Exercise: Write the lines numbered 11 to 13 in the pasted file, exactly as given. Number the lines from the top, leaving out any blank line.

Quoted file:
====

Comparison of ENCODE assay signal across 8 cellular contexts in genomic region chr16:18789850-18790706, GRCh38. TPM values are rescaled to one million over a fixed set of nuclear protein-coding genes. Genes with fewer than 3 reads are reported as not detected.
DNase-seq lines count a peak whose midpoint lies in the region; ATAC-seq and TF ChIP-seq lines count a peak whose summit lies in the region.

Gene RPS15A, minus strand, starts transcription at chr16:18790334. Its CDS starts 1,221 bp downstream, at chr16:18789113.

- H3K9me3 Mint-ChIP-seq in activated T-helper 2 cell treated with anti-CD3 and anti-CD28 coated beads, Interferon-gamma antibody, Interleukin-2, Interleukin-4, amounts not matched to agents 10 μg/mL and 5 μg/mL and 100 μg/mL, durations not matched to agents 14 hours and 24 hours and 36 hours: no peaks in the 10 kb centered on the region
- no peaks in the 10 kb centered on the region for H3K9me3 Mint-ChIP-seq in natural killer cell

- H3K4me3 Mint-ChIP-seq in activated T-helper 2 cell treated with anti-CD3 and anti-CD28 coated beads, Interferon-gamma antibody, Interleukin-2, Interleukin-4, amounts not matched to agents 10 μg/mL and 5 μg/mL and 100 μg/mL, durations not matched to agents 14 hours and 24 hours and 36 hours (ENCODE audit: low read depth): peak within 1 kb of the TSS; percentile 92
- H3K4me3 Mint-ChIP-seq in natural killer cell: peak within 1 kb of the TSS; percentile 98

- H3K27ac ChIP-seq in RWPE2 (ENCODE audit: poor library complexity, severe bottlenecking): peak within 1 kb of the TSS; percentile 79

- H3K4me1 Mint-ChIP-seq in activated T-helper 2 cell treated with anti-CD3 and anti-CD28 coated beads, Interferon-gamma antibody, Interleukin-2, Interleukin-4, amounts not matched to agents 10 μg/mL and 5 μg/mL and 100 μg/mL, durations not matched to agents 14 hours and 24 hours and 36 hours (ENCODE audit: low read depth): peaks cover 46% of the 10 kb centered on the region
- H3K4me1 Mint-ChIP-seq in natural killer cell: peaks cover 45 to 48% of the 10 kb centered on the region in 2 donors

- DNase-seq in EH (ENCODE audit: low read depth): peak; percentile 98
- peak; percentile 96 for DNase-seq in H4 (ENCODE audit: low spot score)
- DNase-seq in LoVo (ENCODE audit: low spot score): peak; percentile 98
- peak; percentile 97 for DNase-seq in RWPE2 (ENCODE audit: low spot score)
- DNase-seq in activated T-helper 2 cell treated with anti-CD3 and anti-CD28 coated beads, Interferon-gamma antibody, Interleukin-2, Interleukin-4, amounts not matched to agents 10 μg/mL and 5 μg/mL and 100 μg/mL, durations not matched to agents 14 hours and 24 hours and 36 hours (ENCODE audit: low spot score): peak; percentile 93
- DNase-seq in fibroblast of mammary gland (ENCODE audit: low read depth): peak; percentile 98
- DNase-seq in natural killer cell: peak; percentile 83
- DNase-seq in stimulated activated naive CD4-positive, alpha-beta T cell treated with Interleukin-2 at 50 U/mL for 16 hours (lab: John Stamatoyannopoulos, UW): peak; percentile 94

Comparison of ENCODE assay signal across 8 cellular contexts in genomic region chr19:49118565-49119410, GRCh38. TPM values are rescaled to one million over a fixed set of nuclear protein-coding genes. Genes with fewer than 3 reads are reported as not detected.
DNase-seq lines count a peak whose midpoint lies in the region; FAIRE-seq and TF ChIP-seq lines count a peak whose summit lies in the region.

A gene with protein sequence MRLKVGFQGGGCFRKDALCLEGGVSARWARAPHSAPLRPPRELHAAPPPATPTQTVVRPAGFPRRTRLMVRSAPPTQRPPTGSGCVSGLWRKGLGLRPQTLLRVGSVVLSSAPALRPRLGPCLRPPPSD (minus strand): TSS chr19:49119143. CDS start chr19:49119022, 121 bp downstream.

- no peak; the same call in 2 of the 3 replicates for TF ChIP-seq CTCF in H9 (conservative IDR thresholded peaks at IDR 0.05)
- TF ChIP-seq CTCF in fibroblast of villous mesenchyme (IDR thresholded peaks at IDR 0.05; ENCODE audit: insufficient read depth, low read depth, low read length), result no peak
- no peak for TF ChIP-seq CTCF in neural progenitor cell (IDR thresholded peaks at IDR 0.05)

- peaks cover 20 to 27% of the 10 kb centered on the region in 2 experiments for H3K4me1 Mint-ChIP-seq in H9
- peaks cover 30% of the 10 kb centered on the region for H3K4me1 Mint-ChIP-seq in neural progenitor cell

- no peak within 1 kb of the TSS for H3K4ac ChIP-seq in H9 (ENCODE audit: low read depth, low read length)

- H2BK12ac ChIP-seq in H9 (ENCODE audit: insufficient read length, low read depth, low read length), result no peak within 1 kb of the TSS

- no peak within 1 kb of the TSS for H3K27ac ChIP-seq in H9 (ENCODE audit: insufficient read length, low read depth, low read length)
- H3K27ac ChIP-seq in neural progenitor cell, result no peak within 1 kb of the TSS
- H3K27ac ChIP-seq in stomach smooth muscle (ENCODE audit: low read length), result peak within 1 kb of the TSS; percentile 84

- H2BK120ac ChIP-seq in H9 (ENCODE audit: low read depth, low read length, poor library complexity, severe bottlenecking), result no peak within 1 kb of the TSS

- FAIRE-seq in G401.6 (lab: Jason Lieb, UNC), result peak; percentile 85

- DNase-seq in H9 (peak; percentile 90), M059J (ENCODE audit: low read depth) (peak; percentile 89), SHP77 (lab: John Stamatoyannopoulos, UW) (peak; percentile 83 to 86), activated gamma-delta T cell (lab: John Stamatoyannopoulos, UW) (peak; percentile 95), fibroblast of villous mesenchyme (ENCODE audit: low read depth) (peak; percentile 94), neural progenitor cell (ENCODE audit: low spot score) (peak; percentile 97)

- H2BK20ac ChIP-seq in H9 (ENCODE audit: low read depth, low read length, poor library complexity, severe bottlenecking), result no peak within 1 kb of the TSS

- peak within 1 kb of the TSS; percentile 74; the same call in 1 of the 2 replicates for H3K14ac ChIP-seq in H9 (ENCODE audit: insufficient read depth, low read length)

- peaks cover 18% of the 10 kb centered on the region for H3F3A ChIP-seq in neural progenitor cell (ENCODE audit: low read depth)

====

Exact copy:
- DNase-seq in EH (ENCODE audit: low read depth): peak; percentile 98
- peak; percentile 96 for DNase-seq in H4 (ENCODE audit: low spot score)
- DNase-seq in LoVo (ENCODE audit: low spot score): peak; percentile 98